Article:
Spores and seeds are alike in that plants produce them both to disperse their progeny, allowing new organisms to grow in different locations than their parental organisms. They are different in that spores are very small, single-celled structures, while seeds are relatively large and protected with a seed coat.
Due to their small size and light weight, spores, such as those produced by ferns and horsetails, can be carried long distances by the wind. This allows these types of plants to disperse efficiently, but some spores can easily wind up in areas that are not appropriate for survival. Spores only have one copy of each of the plant's chromosomes, and grow into a small plant stage known as a gametophyte. These release and receive gametes. Once fertilized, the eggs grow in place into the larger sporophyte, which has two copies of each chromosome. They then release the spores.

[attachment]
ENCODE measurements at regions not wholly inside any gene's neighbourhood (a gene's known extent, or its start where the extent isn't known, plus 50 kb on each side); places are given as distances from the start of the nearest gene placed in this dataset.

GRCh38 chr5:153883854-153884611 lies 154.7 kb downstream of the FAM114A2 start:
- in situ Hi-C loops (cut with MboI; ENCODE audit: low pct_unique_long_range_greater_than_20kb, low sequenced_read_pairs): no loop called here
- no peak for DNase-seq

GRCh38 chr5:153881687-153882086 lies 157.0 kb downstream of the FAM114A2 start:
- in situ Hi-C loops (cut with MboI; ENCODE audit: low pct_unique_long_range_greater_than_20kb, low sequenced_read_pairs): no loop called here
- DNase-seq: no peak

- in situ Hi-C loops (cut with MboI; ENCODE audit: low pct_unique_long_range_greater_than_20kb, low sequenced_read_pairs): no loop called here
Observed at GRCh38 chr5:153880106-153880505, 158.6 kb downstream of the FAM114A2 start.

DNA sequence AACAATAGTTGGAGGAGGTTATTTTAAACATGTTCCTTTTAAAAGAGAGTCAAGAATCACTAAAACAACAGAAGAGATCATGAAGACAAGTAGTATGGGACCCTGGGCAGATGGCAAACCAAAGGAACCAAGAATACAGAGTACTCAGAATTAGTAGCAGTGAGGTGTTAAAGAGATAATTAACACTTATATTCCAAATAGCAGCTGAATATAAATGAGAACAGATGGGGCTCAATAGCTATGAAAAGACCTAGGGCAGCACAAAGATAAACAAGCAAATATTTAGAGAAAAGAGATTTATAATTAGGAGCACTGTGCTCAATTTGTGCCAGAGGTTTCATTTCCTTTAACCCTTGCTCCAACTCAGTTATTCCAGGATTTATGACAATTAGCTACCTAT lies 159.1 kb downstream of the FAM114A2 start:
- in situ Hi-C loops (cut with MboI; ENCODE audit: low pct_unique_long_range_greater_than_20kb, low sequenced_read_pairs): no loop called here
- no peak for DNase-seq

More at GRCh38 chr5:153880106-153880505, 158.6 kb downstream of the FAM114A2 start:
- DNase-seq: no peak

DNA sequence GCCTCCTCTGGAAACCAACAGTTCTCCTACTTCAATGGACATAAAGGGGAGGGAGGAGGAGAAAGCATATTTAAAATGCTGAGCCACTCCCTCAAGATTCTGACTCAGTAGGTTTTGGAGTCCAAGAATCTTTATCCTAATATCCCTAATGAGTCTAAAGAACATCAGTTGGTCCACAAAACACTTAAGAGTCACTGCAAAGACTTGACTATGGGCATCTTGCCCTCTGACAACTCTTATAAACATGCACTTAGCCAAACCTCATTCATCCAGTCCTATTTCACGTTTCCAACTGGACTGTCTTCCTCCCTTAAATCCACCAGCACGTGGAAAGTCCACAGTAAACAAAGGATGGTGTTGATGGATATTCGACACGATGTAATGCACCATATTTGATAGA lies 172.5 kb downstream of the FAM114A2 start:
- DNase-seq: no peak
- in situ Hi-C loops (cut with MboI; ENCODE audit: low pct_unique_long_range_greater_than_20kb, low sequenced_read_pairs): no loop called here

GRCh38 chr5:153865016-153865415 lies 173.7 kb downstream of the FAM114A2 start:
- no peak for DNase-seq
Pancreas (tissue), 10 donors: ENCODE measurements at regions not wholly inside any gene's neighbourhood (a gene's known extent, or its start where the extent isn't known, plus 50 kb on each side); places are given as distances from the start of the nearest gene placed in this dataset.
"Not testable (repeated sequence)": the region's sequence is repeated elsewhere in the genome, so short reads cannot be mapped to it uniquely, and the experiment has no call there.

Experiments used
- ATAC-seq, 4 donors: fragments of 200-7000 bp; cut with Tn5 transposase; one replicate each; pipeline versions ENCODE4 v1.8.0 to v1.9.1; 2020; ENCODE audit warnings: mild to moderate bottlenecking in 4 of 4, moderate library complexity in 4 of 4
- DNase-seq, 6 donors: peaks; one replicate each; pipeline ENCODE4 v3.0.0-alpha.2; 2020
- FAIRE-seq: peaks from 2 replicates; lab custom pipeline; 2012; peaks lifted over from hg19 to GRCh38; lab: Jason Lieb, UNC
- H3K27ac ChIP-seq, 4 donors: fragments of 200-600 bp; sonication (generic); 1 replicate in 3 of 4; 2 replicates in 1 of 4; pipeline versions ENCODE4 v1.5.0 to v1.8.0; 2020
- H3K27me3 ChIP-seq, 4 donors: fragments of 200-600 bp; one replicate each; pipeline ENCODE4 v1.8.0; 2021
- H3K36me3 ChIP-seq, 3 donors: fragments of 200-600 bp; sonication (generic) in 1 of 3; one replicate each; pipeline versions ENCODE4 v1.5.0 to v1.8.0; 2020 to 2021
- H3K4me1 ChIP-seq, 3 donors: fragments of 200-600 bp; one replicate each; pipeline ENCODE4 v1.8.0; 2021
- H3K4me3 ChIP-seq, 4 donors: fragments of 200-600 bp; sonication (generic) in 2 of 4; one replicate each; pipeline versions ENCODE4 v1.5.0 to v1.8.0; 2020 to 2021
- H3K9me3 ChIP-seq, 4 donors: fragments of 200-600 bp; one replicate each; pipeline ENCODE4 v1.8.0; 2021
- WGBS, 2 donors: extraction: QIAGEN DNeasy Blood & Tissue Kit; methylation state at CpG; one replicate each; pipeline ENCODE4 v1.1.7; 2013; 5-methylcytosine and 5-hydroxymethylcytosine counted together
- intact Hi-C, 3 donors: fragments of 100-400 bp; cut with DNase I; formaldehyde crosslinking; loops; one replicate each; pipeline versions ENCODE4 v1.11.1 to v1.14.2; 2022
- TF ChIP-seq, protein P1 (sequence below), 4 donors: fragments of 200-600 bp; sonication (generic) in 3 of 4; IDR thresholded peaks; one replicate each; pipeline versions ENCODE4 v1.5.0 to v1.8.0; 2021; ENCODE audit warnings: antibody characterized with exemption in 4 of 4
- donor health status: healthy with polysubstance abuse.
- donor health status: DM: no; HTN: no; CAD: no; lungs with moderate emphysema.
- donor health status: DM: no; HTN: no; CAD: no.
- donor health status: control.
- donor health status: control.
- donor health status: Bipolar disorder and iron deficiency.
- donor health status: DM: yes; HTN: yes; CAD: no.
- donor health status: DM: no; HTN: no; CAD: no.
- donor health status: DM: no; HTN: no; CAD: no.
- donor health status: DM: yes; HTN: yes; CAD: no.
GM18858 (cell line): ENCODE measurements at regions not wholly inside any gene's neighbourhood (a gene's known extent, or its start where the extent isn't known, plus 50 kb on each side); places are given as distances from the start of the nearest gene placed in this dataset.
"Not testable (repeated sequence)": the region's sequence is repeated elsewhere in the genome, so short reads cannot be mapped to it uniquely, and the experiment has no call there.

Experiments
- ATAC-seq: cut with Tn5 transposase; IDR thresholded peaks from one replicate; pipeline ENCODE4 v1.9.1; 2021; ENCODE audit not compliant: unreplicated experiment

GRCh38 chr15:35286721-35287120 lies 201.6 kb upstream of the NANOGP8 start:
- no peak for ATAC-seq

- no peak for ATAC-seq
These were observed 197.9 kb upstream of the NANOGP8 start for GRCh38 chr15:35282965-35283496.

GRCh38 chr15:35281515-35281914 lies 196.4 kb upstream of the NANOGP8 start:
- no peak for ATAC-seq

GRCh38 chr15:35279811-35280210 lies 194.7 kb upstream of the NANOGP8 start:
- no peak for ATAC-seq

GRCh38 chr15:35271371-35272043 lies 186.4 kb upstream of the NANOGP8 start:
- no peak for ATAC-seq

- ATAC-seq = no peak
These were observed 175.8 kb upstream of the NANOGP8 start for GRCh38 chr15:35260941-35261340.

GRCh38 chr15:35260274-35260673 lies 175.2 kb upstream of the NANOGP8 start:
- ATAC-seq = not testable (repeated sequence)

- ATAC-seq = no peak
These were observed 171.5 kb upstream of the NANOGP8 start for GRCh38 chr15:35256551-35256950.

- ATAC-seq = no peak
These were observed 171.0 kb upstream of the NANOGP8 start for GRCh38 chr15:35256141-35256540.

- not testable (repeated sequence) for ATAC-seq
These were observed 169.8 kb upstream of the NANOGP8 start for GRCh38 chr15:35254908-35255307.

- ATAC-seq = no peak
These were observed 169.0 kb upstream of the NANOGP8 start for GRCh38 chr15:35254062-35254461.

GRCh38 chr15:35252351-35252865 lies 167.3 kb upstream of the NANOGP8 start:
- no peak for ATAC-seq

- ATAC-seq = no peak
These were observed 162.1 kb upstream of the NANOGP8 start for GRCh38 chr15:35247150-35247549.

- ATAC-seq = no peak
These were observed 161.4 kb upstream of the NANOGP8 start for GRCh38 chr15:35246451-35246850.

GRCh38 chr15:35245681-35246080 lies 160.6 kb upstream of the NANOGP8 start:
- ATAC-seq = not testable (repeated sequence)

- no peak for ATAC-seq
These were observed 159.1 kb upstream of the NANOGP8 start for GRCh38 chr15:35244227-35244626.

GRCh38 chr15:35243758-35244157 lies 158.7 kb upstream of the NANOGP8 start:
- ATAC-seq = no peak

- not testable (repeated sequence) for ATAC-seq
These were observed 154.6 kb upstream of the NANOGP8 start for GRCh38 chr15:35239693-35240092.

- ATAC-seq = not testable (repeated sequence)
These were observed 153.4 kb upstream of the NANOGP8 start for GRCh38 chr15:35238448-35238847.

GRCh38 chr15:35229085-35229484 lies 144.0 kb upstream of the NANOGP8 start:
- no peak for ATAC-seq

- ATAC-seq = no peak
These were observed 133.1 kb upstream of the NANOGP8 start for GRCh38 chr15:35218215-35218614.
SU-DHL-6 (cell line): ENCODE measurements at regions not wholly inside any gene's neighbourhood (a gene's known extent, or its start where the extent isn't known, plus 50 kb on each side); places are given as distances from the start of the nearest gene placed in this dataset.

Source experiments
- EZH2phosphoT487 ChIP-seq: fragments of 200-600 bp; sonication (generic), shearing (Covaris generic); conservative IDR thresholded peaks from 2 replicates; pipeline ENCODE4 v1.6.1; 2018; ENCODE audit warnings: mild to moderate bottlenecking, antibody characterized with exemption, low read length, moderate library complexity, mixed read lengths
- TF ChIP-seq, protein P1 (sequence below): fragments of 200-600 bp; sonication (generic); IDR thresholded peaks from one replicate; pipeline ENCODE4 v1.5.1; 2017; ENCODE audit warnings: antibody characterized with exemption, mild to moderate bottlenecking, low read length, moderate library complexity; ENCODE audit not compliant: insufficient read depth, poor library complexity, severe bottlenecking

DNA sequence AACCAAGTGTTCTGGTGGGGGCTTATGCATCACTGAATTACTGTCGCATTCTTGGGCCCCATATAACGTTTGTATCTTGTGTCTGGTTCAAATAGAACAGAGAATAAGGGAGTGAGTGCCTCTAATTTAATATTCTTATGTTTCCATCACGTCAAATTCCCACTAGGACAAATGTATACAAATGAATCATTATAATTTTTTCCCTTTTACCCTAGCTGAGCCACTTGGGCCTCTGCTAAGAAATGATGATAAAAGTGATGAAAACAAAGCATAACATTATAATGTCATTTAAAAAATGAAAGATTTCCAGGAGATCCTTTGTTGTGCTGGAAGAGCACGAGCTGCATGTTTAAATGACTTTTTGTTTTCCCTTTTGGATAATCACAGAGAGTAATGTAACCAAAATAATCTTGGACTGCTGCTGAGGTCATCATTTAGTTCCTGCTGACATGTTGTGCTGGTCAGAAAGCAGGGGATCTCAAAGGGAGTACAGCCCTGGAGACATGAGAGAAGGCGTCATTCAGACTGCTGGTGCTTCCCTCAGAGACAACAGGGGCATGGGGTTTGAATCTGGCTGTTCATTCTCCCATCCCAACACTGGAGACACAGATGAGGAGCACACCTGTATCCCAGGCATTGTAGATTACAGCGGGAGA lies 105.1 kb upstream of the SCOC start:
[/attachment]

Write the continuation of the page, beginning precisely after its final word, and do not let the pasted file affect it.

Seeds are much larger and heavier than spores due to their seed coats. These not only protect the plant embryos, but also provide them with their first source of nutrition. The embryo in a seed has two copies of each chromosome, and it grows into a large sporophyte. The spores of seed plants are retained in the plant, however, and grow into reproductive structures such as flowers, which then form seeds once fertilized.